Licensees provide a diverse range of services including:
- Alternative Investment fund management and administration;
- Other fund management and administration;
- Custody of assets;
- Independent advice;
- Private client and institutional stockbroking;
- Non-fund portfolio management.
The following are key products managed and administered by licensees, for which further details can be accessed from:
For further details on the application process click in the margin on Standard Track Licensing or Fast Track Regimes, as appropriate to applicants' requirements.
Other investment vehicles
The following is illustrative of some technical investment vehicles for which applications may be submitted, however, it would be expected that applicants take appropriate legal advice before submitting an application.
These investment vehicles are generally formed to invest and divest in the same investments and at the same time as the main fund. They are formed under substantially the same terms as the main fund but with specific differences to accommodate the requirements applicable to the investors in the parallel fund.
Alternative Investment Vehicles
These are special purpose investment vehicles are formed to accommodate the structuring needs of the fund (or its investors) in connection with one or more particular investments. Unlike a parallel fund, which is designed as an umbrella entity for investors to participate as an alternative to the main fund, an alternative investment vehicle is formed so that investors who have subscribed to the main fund (or a parallel fund) can take advantage of efficient structures to hold specific assets if the fund is not the optimal investment vehicle for a particular investment.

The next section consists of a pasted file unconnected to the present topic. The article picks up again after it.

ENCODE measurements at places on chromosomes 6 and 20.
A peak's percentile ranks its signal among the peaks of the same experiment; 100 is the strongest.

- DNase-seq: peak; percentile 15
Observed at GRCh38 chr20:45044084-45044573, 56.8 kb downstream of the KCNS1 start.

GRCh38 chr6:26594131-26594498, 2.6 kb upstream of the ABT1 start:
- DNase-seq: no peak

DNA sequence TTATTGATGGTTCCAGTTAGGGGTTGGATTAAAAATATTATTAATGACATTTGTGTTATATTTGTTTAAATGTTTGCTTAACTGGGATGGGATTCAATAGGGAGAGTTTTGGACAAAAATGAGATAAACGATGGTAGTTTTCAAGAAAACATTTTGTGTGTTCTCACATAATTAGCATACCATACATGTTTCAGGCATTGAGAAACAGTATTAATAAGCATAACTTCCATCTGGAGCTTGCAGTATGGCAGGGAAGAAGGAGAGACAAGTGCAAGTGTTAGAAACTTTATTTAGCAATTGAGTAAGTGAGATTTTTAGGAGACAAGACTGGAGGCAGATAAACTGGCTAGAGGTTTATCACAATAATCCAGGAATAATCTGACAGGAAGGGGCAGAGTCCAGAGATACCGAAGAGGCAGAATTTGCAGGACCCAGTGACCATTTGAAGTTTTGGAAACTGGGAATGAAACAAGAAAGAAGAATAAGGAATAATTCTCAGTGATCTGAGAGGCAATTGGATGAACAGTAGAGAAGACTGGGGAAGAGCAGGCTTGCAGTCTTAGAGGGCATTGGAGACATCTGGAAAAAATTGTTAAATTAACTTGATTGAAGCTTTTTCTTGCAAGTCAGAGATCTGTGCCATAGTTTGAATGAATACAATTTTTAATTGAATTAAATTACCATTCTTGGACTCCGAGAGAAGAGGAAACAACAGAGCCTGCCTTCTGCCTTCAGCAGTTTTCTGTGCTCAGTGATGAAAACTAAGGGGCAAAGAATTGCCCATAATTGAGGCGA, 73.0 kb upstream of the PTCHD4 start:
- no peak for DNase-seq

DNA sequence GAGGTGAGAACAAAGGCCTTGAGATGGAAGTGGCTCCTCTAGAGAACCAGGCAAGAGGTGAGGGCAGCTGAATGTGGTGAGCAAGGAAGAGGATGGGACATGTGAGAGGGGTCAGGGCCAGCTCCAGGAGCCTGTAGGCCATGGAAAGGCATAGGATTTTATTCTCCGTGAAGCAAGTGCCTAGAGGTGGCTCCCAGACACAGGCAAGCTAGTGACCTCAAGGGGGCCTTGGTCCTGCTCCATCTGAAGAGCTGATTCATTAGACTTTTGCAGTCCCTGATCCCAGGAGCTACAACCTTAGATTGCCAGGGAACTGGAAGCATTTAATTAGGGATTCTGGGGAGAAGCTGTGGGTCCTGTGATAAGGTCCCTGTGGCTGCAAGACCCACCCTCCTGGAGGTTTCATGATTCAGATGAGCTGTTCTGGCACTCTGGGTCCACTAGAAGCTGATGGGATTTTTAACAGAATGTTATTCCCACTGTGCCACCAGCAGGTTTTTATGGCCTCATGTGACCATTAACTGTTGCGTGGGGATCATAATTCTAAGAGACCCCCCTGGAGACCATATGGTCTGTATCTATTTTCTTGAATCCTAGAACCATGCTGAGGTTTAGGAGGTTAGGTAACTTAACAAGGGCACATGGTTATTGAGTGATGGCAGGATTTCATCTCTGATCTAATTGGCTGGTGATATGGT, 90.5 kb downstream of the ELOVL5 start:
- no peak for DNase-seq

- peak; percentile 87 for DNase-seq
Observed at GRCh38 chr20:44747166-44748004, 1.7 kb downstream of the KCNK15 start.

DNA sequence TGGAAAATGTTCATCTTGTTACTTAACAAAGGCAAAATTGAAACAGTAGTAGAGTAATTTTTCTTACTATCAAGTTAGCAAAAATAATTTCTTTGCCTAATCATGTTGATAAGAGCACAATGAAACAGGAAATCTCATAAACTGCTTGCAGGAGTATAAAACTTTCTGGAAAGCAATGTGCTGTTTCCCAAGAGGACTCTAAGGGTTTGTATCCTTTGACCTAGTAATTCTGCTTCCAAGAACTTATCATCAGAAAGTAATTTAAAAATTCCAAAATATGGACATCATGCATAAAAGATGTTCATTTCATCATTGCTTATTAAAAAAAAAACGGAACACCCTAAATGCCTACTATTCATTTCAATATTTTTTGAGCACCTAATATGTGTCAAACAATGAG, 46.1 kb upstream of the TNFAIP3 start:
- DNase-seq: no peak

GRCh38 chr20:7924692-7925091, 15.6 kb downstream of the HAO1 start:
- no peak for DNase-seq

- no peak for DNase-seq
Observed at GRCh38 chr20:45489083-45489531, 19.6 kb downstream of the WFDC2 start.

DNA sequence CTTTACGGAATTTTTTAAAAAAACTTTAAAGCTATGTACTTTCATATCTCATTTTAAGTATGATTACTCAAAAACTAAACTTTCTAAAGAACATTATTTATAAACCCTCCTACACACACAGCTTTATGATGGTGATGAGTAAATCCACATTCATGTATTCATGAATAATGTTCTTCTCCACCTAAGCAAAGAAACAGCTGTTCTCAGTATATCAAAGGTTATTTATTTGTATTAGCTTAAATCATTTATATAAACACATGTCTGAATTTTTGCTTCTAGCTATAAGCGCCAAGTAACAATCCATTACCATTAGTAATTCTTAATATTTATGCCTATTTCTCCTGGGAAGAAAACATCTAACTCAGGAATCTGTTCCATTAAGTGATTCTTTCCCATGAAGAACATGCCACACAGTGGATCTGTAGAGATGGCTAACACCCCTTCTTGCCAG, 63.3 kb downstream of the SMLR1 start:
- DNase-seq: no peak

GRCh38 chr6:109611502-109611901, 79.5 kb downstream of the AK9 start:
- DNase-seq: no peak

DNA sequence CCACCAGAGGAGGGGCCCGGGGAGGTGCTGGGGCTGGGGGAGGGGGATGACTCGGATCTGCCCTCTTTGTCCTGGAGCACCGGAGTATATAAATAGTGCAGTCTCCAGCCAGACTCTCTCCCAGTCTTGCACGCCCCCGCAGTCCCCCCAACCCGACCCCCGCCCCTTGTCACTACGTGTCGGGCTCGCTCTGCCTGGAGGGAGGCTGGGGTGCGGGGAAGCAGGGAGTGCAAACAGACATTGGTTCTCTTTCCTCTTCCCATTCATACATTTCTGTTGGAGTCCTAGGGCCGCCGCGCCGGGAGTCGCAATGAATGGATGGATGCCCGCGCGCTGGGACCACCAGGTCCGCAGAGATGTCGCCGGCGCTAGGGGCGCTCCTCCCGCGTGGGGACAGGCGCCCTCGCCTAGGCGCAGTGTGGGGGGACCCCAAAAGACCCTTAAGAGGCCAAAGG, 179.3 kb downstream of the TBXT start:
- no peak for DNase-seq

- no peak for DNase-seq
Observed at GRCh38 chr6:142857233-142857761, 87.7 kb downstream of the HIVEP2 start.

These special purpose vehicles are formed by a fund to accommodate investment in the fund by one or more investors.
These are investment vehicles formed by the sponsor to co-invest alongside the fund (and its parallel funds) in specific fund investments. Unlike parallel funds or alternative investment vehicles, these do not necessarily have the same investment terms or fees as the fund.
Private Equity vehicles
Parallel funds, alternative investment vehicles, feeder funds and co-investment vehicles may choose to be established in Guernsey and administered by the same Designated Administrator/Manager as a private equity fund. Should one or more of these vehicles have the attributes of a collective investment scheme, as defined in the POI Law, and are intimately connected to the private equity fund, we will consider authorising/registering a basket of entities as one collective investment scheme. Please note a robust case would need to be made as to why a vehicle should form part of a basket of entities rather than be separately authorised/registered under the POI Law.
We recommend that any application for authorisation/registration of a private equity fund consisting of a basket of entities be made in a "generic" name, relevant to all of the constituent parts, rather than in the name of one of the constituent parts: constituent parts would be listed thereunder. The foregoing facilitates additions (or removal) of further entities in a meaningful manner.
Offering documentation relating to such a fund should reflect the fact that each constituent entity is part of a larger fund consisting of other entities, and also that any authorisation/registration has been granted to the fund as a whole, rather than specifically to certain entities constituting such a fund.